Arcade is pleased to present our 1st exhibition in Brussels with Marijke De Roover: a bricolage of opera, musicals, Disney productions, romcoms, karaoke and feminist queer theory.
The video work Live, Laugh, Limerence, (2020) scripted from a performance of the same name commissioned in 2019 by the David Roberts Art Foundation, serves as the basis for this new installation. Using music and irony De Roover undermines conventional notions about love. She focuses on how mainstream culture depicts and articulates romantic relationships in movies and pop songs. Despite the success of an occasional Hollywood film or television series based on a gay or lesbian character, in popular culture the course of love sticks to well-worn heteronormative paths. In De Roover’s universe love does not comply with social and cultural norms, roles and patterns of expectation, but it does manifest itself in many other forms of queerness. Culturally dominant ideas about male/female relationships, motherhood, sexual identity and reproduction are appropriated and highjacked using quotes from opera, musical theatre, pop music and movies.
Through the performance/film I wanted to lay bare the heteronormative/capitalist structure of love that we take for granted and propose a more flexible practice of love. Both as a way to open up people’s belief systems and for me to better understand and live with my feelings.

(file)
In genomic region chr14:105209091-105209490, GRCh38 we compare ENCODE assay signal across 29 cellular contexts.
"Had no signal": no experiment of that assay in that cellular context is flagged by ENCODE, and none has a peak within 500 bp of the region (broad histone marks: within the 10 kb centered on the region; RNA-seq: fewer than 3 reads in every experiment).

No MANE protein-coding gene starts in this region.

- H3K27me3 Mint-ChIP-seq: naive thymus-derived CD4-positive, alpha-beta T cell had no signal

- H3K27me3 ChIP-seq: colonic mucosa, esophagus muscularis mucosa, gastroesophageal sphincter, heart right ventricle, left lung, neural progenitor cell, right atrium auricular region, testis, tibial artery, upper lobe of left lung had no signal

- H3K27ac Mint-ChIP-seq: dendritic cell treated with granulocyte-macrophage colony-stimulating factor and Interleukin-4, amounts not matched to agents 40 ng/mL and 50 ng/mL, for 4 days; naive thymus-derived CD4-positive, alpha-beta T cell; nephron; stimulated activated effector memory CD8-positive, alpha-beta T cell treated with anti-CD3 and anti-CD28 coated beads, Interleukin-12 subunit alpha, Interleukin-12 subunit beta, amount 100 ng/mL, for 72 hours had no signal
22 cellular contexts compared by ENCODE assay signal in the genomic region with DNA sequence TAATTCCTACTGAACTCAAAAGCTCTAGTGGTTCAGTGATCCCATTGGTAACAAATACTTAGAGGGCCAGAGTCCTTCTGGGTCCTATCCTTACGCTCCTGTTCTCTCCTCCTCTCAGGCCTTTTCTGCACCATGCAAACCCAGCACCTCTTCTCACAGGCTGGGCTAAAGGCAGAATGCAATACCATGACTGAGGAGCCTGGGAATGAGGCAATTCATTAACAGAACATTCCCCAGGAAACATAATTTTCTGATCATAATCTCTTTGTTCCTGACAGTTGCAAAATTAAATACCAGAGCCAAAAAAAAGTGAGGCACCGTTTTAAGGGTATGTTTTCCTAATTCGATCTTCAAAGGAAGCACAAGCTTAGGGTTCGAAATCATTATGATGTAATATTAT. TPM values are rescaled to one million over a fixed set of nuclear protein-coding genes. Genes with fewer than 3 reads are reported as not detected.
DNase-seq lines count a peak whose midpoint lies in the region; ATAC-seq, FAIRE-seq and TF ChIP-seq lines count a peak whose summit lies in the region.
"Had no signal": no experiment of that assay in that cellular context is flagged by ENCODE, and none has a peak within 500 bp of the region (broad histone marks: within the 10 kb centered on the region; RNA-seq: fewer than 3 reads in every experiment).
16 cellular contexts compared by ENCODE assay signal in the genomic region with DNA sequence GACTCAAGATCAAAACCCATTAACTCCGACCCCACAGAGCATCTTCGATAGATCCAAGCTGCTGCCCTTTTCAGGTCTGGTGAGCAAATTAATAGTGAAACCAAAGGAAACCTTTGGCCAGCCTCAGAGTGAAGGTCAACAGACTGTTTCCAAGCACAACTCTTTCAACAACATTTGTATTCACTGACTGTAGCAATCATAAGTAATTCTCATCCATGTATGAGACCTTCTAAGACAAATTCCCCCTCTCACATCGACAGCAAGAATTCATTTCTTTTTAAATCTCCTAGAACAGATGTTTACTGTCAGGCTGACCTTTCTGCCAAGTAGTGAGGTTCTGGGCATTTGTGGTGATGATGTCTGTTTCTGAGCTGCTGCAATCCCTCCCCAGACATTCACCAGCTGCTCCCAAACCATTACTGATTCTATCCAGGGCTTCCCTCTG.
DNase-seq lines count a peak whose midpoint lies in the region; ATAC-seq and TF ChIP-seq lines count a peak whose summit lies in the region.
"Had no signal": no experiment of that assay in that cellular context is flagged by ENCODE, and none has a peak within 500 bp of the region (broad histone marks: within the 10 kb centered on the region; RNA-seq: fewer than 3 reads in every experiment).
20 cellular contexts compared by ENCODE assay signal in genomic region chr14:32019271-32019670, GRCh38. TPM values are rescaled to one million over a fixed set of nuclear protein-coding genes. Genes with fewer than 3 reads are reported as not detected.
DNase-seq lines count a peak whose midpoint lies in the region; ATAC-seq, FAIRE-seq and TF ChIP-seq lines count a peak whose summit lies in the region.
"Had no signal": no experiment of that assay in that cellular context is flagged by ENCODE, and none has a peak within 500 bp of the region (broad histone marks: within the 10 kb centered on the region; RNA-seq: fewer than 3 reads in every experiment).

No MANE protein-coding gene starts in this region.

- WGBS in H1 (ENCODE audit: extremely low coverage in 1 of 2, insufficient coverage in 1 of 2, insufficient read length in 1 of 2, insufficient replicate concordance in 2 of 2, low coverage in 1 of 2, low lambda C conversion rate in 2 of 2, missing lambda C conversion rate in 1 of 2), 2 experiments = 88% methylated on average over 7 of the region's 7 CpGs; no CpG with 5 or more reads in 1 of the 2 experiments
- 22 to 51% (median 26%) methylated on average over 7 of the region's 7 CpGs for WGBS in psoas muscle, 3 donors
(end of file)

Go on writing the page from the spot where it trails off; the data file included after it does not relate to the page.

Accompanying the video work are a series of large-scale memes, from the ongoing series ‘niche content for frustrated queers’ which she attests:
affirm heteronormativity as the prevailing sexual orientation. But in light of Generation Y’s online pessimism and self-mockery, I am inspired by memes like amongst others, ‘distracted boyfriend’, ‘Drake Hotline Bling meme’, ‘there are no girls on the internet’ and ‘fun with Foucault’ to express a way of thinking that shows how institutionalised heterosexuality structures gender, as well as other stratification categories, and closes off any critical analysis of its consequences. The ‘unsuccessful’ (because non-viral, niche) memes deal with ideas of a wide variety of (in this series) coupling practices (e.g., dating, parties, marriage, and heartbreak) that secure the intersection of several consequential social hierarchies including gender, class, sexual orientation and institutional power.